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Andy Penn - Telstra CEO

Telstra working with Ericsson to launch national Internet of Things network

After announcing its goal to build the ‘network of the future’ last year, Telstra announced at the Mobile World Congress in Barcelona overnight the continuation of its partnership with Ericsson, with the two companies working to launch a Cat-M1 Internet of Things (IoT) network throughout Australia.

Trials of the network are already underway in Melbourne and Tasmania, where data around leaf wetness, soil moisture, soil temperature, rainfall, solar radiation, and wind speed and direction was collected at Pooley Wines in Richmond. Sierra Wireless, Altair and Bosch are device partners in the Tasmanian trial.

Mike Wright, Telstra’s managing director of Networks, said the advantages of Cat-M1 include low cost, low power consumption, deep coverage, and high reliability of transmission.

“Cat-M1 can enhance LTE coverage for underground and in-building areas that challenge existing coverage,” he added.

With this, Wright said customers can deploy a range of near real-time applications across logistics, utilities, medicine, transport, mining, agriculture, manufacturing, and other sectors.

Emilio Romero, head of Ericsson Australia and New Zealand, said, “As consumers and enterprises are rapidly embracing the opportunities of IoT, we are enabling the LTE network to be ready for the next phase of user demands.”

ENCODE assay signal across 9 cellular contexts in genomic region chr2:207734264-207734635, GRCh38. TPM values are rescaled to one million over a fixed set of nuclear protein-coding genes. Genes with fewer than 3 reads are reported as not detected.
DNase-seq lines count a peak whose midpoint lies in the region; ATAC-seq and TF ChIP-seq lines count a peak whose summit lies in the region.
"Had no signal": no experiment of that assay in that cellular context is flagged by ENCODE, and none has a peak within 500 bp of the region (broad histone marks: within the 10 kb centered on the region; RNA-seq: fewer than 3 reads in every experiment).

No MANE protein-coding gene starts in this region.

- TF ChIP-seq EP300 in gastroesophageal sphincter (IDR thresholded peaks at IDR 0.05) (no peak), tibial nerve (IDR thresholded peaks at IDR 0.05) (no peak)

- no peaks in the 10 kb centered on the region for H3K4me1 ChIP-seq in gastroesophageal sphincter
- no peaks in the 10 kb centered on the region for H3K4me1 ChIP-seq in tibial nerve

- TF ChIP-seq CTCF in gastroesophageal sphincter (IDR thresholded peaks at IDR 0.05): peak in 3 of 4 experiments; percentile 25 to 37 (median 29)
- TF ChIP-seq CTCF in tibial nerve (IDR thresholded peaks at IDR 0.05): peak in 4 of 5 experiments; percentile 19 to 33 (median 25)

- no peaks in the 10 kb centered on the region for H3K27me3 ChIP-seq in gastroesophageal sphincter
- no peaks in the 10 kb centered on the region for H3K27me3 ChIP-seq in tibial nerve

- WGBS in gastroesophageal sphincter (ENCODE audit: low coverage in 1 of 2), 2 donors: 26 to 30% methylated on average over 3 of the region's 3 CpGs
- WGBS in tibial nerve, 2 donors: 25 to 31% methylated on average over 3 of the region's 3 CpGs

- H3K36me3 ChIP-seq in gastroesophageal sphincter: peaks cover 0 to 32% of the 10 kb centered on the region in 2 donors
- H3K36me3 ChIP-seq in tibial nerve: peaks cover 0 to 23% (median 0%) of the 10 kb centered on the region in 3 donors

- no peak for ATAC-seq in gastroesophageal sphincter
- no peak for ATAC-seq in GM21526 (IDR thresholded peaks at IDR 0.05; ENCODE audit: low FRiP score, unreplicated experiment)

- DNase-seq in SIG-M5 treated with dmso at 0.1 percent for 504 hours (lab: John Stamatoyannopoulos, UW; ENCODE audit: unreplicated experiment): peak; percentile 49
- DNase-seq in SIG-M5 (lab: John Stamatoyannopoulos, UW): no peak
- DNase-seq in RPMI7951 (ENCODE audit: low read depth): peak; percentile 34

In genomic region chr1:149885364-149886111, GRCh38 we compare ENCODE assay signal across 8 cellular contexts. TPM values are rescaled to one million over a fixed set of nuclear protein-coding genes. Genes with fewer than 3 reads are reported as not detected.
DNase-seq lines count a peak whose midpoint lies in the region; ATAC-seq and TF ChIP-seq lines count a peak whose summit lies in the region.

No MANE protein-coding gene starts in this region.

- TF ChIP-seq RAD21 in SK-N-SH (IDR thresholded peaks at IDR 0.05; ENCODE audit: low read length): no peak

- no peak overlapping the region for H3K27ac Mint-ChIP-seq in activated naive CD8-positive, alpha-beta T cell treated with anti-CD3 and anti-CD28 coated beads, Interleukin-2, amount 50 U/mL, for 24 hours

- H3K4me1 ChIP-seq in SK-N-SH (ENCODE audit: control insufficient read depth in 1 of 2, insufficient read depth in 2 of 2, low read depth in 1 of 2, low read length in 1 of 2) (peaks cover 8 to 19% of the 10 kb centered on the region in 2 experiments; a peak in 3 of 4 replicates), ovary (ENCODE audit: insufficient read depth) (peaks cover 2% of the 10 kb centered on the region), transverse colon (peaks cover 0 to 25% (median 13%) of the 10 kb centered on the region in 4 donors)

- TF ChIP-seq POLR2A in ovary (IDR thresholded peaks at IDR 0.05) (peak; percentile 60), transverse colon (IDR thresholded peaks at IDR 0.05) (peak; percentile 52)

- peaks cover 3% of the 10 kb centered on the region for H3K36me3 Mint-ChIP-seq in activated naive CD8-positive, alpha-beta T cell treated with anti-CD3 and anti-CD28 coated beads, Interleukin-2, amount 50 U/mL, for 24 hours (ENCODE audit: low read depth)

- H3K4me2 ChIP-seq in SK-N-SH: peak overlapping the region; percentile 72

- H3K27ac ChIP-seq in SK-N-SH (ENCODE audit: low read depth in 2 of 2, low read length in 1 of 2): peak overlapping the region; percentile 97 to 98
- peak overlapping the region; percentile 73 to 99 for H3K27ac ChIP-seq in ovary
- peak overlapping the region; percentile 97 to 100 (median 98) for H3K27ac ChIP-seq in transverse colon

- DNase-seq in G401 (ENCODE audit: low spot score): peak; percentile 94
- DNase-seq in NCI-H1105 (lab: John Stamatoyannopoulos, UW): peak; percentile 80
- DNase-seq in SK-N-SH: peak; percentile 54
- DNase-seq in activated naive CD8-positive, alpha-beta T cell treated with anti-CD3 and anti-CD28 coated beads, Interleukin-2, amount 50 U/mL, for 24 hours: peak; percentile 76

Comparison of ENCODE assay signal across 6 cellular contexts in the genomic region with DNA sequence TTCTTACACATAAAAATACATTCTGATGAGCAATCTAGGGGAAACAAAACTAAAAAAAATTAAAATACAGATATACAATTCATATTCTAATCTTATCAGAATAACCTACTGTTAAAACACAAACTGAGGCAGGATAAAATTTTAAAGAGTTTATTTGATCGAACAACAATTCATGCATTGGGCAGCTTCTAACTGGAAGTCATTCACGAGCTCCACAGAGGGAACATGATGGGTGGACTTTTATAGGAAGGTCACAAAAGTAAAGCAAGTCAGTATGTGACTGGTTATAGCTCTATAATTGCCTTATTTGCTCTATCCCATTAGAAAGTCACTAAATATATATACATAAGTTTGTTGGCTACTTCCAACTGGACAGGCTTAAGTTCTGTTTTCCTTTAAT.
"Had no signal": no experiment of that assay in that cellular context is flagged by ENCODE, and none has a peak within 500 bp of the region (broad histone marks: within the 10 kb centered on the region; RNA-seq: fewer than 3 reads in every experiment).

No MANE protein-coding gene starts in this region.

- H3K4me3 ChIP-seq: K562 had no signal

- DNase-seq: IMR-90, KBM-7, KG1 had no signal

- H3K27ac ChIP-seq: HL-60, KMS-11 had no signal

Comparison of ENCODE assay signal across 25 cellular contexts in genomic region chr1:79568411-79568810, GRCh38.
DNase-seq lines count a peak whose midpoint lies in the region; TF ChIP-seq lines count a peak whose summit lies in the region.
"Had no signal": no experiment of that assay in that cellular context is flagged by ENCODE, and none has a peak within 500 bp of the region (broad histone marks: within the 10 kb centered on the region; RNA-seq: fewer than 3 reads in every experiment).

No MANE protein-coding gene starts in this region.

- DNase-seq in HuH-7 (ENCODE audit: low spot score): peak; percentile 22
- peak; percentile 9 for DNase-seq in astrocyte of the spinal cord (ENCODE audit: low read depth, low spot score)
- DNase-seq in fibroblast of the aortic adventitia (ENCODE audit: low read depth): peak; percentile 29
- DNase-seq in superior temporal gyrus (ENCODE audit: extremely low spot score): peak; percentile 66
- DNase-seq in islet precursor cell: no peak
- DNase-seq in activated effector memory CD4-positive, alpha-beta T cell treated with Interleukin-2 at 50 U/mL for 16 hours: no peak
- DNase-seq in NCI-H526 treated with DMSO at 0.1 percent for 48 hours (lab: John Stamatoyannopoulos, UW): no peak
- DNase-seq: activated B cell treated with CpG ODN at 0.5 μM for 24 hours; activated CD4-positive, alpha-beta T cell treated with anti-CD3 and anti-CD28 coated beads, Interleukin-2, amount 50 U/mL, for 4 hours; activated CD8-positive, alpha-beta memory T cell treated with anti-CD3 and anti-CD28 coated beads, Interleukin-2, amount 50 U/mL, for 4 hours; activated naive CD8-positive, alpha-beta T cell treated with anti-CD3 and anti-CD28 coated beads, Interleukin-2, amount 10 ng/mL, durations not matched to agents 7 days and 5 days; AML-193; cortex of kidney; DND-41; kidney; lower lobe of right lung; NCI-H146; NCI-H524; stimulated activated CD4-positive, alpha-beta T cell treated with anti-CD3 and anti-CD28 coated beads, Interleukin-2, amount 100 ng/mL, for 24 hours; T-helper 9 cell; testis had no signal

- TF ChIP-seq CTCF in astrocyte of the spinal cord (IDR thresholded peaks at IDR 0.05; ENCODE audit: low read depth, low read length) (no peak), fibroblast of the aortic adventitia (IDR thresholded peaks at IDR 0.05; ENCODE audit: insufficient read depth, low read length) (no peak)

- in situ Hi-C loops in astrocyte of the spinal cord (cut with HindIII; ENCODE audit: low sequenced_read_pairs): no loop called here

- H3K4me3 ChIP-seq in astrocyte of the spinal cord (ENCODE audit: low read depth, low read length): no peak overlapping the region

Telstra will support the operation of Cat-M1 devices and solutions across its 4G network as they become commercially available.

The announcement comes after various towns and cities across Australia have already begun experimenting with IoT networks on their own.

Earlier this year Townsville City Council announced a partnership with Campbell Scientific Australia to launch a city-wide IoT network. Using the open standard LoRaWAN protocol and Campbell Scientific’s Altoview IoT platform, the publicly-available network will consist of a number of gateways, with coverage of approximately 1000 km2.

The aim of the project is to enable the community to engage with science; scientists from James Cook University have begun collaborating with local students to monitor things such as temperature, humidity, and water quality around the city.

Meanwhile, Sydney IoT startup Thinxtra last November launched a Partnership Program for Smart Councils, looking to offer 50 local councils around Australia the chance to be connected to the IoT and bring related solutions to their communities.

Thinxtra, which raised $11 million in a Series A funding round in September, creates IoT solutions and services, and has also been tasked with rolling out the low-powered, wide area network (LPWAN) of French IoT company Sigfox around Australia.

The IoT network is just on project Telstra and Ericsson are working on; as well as expanding Telstra’s long haul, metro and regional optical networks, Ericsson, in partnership with Qualcomm, will also be working to prepare Telstra for 5G, testing the 5G New Radio (NR) specifications being developed by 3GPP.

Image: Andy Penn – Telstra CEO. Source: AFR.

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